‘Diet Soda Is Better for You Than Water,’ Study Funded by Coca-Cola and Pepsi Claims

Staff Writer
A new study published by scientists at the University of Bristol claims that low-sugar drinks can reduce body weight
This is probably why you shouldn’t believe every scientific study you read about.

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This is probably why you shouldn’t believe every scientific study you read about. 

A glass of wine is equivalent to an hour at the gym. Eating chocolate can make you lose weight. We’ve all heard these “too good to be true” studies that have either been proven to be exaggerated or else funded by the very product the research claims support.

Now we can add yet another study to the growing pile of scientific skepticism: Research published by a team of professors at the University of Bristol in the International Journal of Obesity that claims diet soda is a better weight loss tool than water.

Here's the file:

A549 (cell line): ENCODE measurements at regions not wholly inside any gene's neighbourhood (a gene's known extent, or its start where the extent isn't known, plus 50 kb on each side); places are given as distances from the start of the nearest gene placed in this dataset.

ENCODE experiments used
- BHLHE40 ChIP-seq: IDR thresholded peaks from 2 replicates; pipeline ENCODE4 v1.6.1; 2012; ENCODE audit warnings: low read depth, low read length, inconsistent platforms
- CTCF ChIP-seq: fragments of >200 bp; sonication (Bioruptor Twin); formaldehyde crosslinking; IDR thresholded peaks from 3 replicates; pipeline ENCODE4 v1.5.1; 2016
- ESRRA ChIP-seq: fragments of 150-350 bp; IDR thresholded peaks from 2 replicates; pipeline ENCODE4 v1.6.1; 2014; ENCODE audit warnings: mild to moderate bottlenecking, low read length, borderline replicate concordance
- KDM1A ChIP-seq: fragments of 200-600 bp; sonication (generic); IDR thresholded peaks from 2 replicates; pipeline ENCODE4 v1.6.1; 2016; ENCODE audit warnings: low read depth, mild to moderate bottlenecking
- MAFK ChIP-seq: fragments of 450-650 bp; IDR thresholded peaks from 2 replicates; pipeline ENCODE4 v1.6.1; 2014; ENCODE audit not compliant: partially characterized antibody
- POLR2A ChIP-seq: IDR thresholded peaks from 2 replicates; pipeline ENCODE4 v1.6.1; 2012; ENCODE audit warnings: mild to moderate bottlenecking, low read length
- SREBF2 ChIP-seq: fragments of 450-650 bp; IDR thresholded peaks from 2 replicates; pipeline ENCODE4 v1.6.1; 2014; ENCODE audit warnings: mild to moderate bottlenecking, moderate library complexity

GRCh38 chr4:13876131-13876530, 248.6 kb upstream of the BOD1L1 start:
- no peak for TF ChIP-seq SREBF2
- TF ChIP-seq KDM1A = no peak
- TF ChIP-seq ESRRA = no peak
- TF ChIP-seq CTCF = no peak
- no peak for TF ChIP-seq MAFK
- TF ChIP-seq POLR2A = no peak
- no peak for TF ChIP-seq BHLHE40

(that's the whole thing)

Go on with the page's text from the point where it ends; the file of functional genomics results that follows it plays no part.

The review of 5,500 pre-existing studies, unsurprisingly, was funded by the International Life Science Institute, which is headed by a number of heavyweight executives, as well as corporate representatives from Coca-Cola, Nestlé, PepsiCo, Mars, and Unilever.

The study claims that low-energy sweeteners “in place of sugar, in children and adults, leads to reduced energy intake and body weight, and possibly also when compared with water.” According to The Sunday Times, the scientists involved in the study were also paid additional funding by the Life Science Institute. In addition, of the thousands of studies reviewed, only a few were cited as proof that low-calorie sweeteners are good for you. Only one study, funded by the American Beverage Association, claims that weight loss is easier when drinking diet soda, as compared with water.

The researchers have pointed out that the data was peer reviewed, “which means the data and conclusions have been scrutinized by other scientists.”

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